Jill Abramson is executive editor of the New York Times; she is also a survivor of being hit by a car, in her case a delivery van while crossing with the green light. We don't hear a lot about survivors; she writes in the Times:
Though it happens fairly frequently, the experiences of those who are in pedestrian accidents and live are rarely told. It is natural and right that the worst (and fatal) cases attract the headlines and public horror. But being hit by a vehicle changes the way a pedestrian experiences the city, even years after recovery.
It is part of a remarkable article where we read about her and three other Times staffers whose lives were changed after being hit. In every case, the pedestrian had the right of way. About how difficult and painful the recovery is. About how hard it is to return to work, to do the things they used to do before. About learning to walk again. About depression.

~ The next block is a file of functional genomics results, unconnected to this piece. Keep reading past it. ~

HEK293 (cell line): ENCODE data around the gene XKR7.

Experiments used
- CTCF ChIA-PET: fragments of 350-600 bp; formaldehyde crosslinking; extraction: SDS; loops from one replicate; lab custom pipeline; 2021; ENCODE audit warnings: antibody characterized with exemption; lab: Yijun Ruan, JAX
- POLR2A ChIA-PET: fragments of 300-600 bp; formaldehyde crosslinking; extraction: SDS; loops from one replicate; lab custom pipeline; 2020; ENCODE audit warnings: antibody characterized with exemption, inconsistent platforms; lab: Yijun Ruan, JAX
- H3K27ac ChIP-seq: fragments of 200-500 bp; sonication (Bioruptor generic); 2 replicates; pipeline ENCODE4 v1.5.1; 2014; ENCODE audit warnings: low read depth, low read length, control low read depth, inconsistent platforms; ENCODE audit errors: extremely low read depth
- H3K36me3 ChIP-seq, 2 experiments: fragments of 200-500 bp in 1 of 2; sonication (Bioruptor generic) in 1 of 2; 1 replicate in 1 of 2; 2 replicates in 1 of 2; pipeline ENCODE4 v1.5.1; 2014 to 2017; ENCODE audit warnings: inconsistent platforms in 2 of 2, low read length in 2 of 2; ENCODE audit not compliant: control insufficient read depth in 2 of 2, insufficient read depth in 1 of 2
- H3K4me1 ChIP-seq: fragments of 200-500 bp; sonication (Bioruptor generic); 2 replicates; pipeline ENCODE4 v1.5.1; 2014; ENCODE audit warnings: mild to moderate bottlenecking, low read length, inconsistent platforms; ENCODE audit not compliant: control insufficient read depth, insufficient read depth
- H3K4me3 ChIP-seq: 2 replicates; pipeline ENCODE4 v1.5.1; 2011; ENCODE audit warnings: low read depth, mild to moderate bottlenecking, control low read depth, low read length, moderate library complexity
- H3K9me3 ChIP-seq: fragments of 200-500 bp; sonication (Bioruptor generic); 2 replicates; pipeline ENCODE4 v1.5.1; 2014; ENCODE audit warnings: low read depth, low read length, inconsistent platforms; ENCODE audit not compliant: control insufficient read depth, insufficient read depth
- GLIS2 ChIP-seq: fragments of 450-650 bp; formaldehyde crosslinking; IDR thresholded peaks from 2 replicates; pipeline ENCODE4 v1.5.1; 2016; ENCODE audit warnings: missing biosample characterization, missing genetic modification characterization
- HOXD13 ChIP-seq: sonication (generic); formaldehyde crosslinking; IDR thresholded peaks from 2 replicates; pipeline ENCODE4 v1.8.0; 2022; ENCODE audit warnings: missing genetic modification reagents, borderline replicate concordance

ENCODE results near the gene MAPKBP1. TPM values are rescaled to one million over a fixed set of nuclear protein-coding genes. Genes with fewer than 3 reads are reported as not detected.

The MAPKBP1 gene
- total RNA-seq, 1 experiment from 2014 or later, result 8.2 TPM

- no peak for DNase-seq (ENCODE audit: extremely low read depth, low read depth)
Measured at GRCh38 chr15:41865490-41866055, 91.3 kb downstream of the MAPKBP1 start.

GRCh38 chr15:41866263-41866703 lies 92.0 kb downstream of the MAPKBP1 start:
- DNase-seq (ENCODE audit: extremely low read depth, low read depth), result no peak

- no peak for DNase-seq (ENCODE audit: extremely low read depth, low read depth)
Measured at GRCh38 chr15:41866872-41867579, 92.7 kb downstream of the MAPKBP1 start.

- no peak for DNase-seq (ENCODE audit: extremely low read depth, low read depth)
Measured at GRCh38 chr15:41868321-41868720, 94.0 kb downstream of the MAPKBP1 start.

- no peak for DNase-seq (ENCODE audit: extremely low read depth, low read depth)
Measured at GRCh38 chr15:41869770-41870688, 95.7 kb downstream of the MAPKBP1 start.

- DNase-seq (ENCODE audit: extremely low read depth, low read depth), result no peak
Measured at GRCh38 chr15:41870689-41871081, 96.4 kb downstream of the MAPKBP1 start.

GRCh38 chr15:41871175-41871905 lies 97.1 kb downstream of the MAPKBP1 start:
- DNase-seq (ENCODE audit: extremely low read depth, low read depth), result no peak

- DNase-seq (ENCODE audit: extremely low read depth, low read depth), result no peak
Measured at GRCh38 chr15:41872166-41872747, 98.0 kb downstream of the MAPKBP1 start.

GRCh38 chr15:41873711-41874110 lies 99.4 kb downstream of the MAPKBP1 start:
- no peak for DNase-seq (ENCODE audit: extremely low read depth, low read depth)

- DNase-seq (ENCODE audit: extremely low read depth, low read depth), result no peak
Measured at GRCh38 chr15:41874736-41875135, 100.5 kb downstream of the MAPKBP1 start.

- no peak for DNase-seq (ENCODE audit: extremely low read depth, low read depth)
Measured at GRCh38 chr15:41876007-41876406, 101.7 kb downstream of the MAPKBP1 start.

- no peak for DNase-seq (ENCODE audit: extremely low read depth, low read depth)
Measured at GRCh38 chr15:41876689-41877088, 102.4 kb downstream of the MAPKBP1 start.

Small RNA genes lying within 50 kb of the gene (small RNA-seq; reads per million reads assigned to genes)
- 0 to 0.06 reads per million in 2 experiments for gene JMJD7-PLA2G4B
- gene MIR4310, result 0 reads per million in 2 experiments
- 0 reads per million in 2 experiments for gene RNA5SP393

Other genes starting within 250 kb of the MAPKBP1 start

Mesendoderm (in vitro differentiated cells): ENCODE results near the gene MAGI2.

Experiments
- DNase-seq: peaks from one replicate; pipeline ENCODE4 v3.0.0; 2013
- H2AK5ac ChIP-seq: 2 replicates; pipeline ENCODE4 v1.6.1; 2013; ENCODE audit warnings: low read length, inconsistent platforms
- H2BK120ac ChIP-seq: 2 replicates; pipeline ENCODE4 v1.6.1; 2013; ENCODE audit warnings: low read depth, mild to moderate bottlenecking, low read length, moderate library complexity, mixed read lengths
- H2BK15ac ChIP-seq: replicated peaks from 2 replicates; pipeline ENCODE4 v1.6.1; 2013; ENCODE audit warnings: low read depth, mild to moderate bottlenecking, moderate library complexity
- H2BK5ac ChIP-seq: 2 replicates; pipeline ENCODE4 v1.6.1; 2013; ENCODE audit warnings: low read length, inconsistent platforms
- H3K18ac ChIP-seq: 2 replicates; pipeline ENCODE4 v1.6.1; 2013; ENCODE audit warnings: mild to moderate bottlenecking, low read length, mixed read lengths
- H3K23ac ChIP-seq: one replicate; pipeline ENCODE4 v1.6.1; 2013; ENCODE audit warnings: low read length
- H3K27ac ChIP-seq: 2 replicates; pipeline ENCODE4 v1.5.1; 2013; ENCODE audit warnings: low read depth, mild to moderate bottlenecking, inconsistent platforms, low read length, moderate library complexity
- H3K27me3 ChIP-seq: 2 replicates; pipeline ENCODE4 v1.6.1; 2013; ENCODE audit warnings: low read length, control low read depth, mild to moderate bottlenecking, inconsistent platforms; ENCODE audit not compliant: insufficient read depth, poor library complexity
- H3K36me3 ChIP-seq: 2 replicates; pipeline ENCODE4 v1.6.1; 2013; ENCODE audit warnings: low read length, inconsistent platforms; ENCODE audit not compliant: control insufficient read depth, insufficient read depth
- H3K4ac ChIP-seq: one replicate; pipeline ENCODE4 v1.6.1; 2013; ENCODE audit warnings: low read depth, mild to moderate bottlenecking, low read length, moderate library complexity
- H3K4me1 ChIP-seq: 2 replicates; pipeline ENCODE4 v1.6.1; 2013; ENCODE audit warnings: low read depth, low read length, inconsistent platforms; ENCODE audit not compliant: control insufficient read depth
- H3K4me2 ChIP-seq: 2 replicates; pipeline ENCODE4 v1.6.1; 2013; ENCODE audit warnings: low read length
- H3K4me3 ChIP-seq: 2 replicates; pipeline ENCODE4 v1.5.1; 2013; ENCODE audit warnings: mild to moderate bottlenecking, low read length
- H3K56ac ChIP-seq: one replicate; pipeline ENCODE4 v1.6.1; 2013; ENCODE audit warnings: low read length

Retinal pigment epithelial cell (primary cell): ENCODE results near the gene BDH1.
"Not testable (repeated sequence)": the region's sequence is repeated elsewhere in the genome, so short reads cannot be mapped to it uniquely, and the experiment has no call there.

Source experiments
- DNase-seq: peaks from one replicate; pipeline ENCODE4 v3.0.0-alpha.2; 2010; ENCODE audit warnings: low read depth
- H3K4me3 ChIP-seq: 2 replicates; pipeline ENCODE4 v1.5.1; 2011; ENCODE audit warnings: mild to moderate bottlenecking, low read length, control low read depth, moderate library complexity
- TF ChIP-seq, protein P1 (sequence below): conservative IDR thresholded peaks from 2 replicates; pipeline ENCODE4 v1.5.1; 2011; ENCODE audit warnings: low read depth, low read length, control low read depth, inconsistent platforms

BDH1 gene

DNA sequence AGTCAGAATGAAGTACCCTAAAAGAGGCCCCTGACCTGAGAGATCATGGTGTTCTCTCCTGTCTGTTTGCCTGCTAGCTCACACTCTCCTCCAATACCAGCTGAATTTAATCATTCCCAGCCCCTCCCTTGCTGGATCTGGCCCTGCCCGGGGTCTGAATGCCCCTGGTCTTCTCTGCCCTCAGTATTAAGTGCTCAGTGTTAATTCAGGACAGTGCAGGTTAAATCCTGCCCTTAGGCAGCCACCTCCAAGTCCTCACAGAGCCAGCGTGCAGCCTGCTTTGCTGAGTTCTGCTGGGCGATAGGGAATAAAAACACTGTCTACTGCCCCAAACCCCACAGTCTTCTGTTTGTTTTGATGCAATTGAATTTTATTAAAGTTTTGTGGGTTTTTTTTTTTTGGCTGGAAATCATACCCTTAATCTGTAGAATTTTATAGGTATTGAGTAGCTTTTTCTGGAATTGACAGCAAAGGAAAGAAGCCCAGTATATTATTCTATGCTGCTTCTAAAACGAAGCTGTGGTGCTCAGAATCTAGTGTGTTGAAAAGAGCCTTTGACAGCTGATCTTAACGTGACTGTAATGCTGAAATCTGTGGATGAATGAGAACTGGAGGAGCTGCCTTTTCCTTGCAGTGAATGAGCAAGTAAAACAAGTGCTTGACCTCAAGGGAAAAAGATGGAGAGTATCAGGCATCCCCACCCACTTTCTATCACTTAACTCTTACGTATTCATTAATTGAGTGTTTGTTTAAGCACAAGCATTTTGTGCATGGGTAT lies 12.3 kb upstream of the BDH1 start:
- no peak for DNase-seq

Physically I was certainly recovering. Then, for the first time in my life, I became seriously depressed. Drugs did not help all that much.
This article should be required reading for every politician refusing to consider lowering speed limits or improving conditions for pedestrians and cyclists. Perhaps it might give them pause. More in the New York Times